Last week, much of the living inner circle of Rep. Jack Kemp’s brain trust convened, on Capitol Hill, to observe the 30th anniversary of Kemp’s introduction of the Gold Standard Act of 1984. The Jack Kemp Foundation President Jimmy Kemp considers the gold standard the most important unfinished element of his father’s policy agenda. Enactment, in the opinion of this columnist and others, would unleash a tsunami of equitable prosperity on America and the world.
The Jack Kemp Foundation, in association with American Principles in Action (which this writer serves as Senior Advisor, Economics), presented a Kemp Forum on Growth. Also presenting were key Kemp inner circle figures of the heyday of the Supply Side: Dave Hoppe, who served as Rep. Kemp’s chief of staff; John Mueller, Economic Counsel to the House Republican Conference of which Kemp was chair; Jeffrey Bell, national co-chairman of Kemp’s 1988 presidential campaign, and campaigning, primarily on the gold standard, as the Republican nominee for US Senate from New Jersey. The Forum was moderated by this columnist, back then a very junior Kemp associate, founder of the Prosperity Caucus.
Will a new political leader pick up the opportunity to reintroduce Kemp’s legislation and complete Kemp’s magnum opus … putting America, and the world, back on the fast track to sizzling economic growth? It’s an appealing opportunity. Many — Republican and Democrat — who supported the original Kemp supply side agenda politically flourished. Most notably the Kemp growth formula of lower tax rates and good, rather than easy, money proved crucial to propelling Ronald Reagan to the presidency … and, then, to a landslide re-election by a prospering America.
When Reagan first began his 1980 campaign the Dow was bouncing around (even well below) 1,000. Reagan, inspired by Kemp, put the Dow on a course to rise by an order of magnitude.
And much more. Kemp’s policy formula, under Reagan and Clinton, created close to 40 million jobs.
We haven’t seen anything like that since.
There were two elements to Kemp’s formula. Lower marginal tax rates. And good money.
The “good money” aspect of the Kemp formula has decayed, far more seriously than have his tax rate cuts. With “easy” — which is to say, decayed — money, America has suffered economic stagnation for well over a decade. By putting monetary policy back on track America can resume its historic course of growing equitable prosperity — without prices creeping up and putting a big, if semi-obscured, squeeze on workers.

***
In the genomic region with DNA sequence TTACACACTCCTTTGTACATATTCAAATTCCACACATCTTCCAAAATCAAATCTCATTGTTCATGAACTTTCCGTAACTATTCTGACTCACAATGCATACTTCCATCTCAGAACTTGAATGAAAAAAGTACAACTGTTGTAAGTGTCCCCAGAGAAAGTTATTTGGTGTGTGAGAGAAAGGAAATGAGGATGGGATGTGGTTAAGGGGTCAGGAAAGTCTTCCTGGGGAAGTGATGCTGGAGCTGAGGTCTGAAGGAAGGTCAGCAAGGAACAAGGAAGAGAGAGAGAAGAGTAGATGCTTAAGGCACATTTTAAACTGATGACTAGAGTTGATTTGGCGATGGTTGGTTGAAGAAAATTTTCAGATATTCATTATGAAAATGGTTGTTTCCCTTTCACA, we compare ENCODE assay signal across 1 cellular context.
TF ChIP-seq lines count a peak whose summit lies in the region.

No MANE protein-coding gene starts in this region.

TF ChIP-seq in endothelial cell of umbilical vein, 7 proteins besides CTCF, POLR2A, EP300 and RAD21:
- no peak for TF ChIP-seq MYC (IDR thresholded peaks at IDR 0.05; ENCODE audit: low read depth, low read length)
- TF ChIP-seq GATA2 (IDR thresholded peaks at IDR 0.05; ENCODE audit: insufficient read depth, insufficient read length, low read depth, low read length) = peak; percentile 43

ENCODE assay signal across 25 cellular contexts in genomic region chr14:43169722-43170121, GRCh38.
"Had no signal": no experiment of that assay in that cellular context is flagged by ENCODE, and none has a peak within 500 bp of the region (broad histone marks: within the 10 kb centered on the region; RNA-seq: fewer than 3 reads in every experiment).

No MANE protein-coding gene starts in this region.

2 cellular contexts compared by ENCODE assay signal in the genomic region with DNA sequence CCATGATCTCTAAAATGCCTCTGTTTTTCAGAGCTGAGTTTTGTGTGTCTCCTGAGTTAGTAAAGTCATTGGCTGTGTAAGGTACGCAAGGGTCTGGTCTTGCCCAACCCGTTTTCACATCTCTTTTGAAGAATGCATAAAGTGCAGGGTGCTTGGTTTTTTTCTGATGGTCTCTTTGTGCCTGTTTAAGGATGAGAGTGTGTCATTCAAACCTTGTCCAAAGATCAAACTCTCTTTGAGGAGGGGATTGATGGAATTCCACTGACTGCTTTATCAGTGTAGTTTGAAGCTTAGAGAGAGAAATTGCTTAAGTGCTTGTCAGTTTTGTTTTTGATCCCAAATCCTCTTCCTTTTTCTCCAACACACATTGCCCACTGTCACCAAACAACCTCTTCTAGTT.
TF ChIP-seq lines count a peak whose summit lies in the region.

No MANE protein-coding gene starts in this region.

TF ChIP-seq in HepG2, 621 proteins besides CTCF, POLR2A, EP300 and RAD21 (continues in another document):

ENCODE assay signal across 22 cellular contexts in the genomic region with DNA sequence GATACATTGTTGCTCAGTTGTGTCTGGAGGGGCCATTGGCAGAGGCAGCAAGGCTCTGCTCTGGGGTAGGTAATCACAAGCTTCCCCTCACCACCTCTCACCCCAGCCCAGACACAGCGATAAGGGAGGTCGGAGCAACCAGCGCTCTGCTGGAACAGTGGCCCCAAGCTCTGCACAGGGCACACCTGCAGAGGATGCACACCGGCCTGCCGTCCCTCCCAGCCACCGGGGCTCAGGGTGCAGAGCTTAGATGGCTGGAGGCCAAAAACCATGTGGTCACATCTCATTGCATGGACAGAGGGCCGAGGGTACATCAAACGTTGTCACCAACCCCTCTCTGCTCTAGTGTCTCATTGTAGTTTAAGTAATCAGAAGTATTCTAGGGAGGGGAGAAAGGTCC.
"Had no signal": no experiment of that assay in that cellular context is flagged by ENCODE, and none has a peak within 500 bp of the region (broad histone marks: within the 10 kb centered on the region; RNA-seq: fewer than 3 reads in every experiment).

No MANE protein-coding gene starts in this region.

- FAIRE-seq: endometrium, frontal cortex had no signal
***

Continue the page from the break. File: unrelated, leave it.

Kemp, posthumously, again offers us the key to stupendous growth.
The Gold Standard Act of 1984 was, in structure, designed by Reagan Gold Commissioner Lewis E. Lehrman (founder and chairman of the Lehrman Institute with which this columnist has a professional association), and by Lehrman protégé John Mueller. In Kemp’s accompanying remarks in the Congressional record he inserted in the record a Lehrman op-ed published that very day. Kemp: “Today’s Wall Street Journalcontains an excellent article by my friend Lew Lehrman on why we must restore a modernized gold standard and I commend this fine article to my colleagues.”
The Gold Standard Act was co-sponsored by (then) Reps. Newt Gingrich, Connie Mack, and Vin Weber, among others. This legislation remains as, or more, relevant and potent today. The legislation could be reintroduced almost verbatim.
Kemp’s supply side agenda reversed the then (and now, somewhat, recurring) conventional wisdom in favor of high tax rates and easy money. The “Mundell-Laffer Hypothesis,” as it was called by journalist Jude Wanniski, reversed the conventional wisdom, calling for dramatically lower tax rates and good, rather than easy, money from the Fed.
While Kemp politically quarterbacked the historic cutting of marginal tax rates, good money was delegated to Fed Chairman Paul Volcker. Volcker used initially punitive, but effective, high interest rates to slay the inflation dragon then terrorizing America. He is on record as using a “rule or indicator” rather than discretion.
Some thinkers believe (although he has never implied) that Volcker may have used the gold price as the, or an, “indicator.” As William L. Silber, Marcus Nadler professor of finance and economics and director of the L. Glucksman Institute for Research in Securities Markets at New York University’s Stern School of Business observed, in 2012, at Bloomberg.com, “Volcker wanted to restore the gold standard without gold.”